I have previously written that Social Security income, whether retirement, survivor benefits, SSI, or Social Security disability are not included in debtor’s income for the purposes of means testing. While not included in the means test figures, do the debtors have to include such payments in their Chapter 13 Bankruptcy plan and use that income toward making their plan payments?
According to a decision from the Bankruptcy Court for the Northern District of New York, a Chapter 13 Plan can be confirmed despite not including Social Security retirement income. In In Re Burnett, together with its companion case, In re Uzailkos, the proposed payment plans did not include social security income on Schedule I. As filed, the Burnett plan projected paying unsecured creditors 10% of their claims, Uzailko’s plan proposed to pay creditors 37%.
Because social security income was not included, the Burnett’s Schedule I income exceeded Schedule J expenses by $493,67. If social security was included, the income available for repayment would increase by $878 to $1,371.67. For Uzailko, the available payment amount would increase from $400.25 to $1,496.25.
The Chapter 13 Trustee filed objections to both plans arguing that the cases were not filed in “good faith” because social security income was not included in calculating the minimum plan payment. A “good faith” objection is the general objection to confirmation of a Chapter 13 Plan. Under the Bankruptcy Code Section 1325(a)(3), a plan which fails to pay this disposable income minimum can be denied confirmation on the grounds the debtor’s plan was not filed in good faith.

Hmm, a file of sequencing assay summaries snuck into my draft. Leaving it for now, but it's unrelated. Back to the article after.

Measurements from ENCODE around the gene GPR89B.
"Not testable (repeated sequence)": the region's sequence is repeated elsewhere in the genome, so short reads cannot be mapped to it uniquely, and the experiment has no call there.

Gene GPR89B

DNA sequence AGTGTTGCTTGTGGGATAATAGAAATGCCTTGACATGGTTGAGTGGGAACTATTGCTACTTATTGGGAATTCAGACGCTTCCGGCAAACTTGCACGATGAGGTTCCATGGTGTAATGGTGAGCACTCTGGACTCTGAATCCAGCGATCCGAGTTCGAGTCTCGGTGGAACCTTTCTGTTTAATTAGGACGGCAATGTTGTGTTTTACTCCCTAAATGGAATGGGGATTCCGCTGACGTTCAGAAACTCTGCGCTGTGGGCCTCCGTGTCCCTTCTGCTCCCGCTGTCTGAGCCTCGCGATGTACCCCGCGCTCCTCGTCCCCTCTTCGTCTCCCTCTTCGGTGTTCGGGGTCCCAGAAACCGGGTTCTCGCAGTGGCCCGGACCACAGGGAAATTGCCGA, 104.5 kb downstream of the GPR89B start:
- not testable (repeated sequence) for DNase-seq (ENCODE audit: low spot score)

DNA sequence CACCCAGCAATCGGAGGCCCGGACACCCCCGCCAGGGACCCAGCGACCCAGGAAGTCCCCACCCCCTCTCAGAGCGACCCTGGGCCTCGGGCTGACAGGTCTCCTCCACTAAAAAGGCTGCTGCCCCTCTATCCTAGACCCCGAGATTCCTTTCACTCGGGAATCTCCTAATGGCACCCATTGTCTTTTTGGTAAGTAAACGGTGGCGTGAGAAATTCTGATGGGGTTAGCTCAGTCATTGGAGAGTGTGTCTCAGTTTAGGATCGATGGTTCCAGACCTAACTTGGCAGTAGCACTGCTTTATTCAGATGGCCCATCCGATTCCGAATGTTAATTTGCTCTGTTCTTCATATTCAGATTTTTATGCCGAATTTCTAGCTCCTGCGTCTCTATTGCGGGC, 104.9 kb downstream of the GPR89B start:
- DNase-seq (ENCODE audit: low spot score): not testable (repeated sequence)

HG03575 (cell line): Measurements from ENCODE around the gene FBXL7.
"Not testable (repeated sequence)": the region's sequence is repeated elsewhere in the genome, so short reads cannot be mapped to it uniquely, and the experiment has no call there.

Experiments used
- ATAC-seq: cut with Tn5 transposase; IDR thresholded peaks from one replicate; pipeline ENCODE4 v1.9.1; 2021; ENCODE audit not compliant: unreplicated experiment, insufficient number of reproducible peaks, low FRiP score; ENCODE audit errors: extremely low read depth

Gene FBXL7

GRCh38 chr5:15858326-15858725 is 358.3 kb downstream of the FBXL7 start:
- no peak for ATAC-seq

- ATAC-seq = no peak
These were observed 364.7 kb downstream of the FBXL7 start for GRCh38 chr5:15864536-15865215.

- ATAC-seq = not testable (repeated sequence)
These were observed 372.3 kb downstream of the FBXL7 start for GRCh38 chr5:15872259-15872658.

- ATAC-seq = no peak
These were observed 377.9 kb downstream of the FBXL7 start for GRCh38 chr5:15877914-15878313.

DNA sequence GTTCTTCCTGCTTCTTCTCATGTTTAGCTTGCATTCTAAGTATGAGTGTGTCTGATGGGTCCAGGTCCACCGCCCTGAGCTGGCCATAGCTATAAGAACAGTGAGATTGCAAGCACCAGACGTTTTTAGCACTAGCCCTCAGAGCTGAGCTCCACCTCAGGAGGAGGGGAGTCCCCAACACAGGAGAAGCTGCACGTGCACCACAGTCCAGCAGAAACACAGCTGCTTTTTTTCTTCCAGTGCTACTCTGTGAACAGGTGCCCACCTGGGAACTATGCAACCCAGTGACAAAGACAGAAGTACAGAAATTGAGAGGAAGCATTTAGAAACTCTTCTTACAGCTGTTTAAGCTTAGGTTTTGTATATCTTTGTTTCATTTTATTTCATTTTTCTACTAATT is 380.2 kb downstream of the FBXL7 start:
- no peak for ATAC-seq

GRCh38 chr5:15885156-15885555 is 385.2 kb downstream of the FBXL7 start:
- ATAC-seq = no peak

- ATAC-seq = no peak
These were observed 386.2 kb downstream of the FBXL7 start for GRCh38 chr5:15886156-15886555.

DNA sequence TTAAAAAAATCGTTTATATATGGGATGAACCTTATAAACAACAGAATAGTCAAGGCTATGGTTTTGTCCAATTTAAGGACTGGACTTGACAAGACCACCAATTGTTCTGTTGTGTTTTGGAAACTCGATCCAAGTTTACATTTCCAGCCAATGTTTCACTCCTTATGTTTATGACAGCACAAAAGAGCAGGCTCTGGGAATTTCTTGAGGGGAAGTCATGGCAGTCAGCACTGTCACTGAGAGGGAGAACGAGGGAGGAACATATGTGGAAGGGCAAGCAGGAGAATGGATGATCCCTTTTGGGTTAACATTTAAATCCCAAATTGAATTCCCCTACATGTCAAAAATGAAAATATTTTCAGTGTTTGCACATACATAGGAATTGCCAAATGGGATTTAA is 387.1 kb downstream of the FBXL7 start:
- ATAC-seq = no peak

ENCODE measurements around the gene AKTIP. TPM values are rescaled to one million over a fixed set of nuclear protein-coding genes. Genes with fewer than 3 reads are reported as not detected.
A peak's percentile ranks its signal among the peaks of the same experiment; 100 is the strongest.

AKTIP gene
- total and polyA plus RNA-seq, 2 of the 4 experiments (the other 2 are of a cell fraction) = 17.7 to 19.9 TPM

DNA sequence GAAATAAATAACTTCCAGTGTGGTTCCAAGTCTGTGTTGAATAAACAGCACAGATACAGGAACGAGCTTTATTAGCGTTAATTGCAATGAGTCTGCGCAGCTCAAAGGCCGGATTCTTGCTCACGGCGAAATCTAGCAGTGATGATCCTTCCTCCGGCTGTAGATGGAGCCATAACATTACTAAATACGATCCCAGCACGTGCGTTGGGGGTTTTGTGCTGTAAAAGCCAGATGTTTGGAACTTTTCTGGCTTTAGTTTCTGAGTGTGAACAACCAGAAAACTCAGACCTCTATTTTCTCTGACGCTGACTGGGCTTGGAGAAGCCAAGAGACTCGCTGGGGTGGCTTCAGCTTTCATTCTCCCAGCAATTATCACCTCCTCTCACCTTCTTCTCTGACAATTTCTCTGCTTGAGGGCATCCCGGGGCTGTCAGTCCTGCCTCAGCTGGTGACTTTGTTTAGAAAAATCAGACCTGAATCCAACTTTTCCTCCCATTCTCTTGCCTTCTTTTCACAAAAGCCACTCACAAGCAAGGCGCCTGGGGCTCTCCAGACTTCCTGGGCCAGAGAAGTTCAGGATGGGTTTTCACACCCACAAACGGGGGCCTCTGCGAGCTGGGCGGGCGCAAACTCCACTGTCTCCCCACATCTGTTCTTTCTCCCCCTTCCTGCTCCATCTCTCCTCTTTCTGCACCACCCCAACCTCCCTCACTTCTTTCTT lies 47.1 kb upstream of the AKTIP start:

Social security income is different from other forms of income under BAPCPA. Under BAPCPA, Section 101(10A) was modified to exclude Social Security benefits from the Chapter 7 Bankruptcy means test and the Chapter 13 Bankruptcy disposable income test.
After reviewing different lines of cases addressing these issues, the court accepted the reasoning in a series of cases that held that the treatment of social security income in BAPCPA’s disposable income test precluded requiring a chapter 13 debtor to apply social security income in a plan. Accordingly, as there were no other ‘bad faith’ factors in Burnett and Uzalko cases, the judge confirmed the plans over the trustee’s objections.
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